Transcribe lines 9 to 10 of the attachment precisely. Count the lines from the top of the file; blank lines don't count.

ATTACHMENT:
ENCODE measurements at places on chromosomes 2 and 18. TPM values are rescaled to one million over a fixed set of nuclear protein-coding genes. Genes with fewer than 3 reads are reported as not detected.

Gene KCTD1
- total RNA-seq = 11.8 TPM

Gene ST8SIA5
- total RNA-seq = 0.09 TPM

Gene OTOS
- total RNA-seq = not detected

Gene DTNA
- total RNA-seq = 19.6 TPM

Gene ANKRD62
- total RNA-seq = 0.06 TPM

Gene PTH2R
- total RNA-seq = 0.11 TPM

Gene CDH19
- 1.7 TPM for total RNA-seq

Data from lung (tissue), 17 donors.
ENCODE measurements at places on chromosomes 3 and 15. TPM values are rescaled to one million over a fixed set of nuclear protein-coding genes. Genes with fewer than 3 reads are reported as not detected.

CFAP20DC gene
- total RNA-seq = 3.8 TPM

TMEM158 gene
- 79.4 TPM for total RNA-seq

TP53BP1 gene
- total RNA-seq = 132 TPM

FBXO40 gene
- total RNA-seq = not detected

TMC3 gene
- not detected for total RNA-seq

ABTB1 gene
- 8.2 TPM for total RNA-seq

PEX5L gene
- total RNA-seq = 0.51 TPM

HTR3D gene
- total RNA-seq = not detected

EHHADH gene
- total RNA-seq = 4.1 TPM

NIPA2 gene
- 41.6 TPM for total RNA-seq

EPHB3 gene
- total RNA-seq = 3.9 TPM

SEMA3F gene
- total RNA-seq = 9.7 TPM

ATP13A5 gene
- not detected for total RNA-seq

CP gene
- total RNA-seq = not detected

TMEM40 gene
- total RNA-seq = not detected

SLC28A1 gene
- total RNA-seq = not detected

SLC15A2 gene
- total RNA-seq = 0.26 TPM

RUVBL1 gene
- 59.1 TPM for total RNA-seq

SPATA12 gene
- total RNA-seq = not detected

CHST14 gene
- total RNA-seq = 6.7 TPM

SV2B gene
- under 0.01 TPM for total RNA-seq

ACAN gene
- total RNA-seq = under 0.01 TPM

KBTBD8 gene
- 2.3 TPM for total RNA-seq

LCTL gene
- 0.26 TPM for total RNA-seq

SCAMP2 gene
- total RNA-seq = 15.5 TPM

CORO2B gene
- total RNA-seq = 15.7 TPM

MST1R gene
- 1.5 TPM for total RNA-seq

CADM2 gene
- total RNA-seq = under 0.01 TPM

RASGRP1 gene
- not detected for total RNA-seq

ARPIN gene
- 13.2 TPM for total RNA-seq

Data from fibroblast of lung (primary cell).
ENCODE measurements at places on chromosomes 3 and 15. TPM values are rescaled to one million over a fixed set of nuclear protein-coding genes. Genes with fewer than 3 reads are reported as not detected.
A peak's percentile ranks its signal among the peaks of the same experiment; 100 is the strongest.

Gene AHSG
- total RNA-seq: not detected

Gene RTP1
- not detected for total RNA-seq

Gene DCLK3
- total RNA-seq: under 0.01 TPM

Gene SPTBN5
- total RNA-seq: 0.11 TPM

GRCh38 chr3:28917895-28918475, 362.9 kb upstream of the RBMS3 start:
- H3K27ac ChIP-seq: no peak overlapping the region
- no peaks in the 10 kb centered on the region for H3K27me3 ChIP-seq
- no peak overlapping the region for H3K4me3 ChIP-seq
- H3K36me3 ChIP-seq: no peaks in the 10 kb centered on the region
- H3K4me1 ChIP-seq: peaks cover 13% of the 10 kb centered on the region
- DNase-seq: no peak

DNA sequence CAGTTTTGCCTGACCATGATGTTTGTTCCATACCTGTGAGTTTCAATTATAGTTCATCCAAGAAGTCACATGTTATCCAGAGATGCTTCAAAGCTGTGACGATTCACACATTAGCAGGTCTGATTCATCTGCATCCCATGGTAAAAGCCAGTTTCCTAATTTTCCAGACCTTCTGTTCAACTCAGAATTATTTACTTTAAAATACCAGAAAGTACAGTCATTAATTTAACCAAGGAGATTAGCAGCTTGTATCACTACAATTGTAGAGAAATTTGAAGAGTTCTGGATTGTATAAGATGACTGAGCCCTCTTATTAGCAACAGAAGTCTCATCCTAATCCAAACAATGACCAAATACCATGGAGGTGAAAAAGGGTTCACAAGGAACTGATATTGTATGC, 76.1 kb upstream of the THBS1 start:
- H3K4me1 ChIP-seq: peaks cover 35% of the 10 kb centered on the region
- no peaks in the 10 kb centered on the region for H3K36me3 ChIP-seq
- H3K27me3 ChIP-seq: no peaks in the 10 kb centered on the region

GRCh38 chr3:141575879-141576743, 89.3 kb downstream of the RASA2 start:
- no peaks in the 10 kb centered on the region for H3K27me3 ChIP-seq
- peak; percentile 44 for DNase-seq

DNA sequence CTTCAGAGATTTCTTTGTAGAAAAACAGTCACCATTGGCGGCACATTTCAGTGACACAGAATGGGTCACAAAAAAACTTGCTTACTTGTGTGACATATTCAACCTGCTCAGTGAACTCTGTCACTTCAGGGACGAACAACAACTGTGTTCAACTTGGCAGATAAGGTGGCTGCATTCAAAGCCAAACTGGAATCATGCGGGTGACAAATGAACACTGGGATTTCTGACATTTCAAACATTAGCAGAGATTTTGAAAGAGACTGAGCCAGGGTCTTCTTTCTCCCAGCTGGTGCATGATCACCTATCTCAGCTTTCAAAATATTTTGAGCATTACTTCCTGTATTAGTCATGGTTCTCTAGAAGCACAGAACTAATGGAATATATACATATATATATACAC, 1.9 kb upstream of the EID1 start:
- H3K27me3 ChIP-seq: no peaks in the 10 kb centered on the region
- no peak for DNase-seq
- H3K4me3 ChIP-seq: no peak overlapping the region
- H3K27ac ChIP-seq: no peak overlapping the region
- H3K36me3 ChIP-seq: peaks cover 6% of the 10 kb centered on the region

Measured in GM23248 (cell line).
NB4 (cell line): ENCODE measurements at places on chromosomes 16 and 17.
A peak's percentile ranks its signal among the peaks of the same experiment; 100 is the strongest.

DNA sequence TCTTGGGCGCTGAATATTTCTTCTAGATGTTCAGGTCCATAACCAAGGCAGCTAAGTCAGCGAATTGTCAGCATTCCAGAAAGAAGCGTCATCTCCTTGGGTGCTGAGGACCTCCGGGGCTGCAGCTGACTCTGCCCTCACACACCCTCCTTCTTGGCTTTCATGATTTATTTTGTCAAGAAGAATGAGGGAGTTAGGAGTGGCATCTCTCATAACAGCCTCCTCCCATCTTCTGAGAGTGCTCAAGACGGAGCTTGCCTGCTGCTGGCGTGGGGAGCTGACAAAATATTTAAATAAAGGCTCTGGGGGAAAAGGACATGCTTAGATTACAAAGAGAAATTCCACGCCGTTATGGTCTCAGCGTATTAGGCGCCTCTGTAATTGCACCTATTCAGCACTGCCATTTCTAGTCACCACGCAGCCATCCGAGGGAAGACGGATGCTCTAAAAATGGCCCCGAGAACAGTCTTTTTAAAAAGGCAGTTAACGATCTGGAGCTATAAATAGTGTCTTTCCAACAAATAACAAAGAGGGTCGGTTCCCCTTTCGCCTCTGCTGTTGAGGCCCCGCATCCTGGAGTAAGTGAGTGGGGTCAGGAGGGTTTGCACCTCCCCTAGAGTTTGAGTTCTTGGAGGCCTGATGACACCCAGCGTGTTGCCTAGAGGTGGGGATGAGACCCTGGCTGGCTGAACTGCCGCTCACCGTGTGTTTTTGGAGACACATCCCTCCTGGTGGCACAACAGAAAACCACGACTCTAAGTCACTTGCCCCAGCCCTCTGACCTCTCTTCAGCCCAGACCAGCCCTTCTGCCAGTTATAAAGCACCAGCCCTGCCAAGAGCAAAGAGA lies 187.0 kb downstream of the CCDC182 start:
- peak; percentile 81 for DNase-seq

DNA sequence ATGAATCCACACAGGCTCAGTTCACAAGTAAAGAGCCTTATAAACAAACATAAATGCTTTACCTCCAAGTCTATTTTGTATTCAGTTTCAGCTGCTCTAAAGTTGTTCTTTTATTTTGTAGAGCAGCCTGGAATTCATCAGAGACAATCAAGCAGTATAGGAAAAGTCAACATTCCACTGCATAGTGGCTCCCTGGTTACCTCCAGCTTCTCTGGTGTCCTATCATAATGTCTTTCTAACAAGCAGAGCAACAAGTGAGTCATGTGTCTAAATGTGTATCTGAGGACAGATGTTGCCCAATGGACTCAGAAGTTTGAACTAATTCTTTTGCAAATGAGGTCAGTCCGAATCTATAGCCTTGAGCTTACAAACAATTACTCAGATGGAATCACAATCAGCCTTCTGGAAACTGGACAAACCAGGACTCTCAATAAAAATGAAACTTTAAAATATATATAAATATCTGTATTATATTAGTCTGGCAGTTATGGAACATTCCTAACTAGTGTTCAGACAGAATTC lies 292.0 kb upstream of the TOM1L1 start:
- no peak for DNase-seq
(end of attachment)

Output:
- total RNA-seq = 19.6 TPM

Gene ANKRD62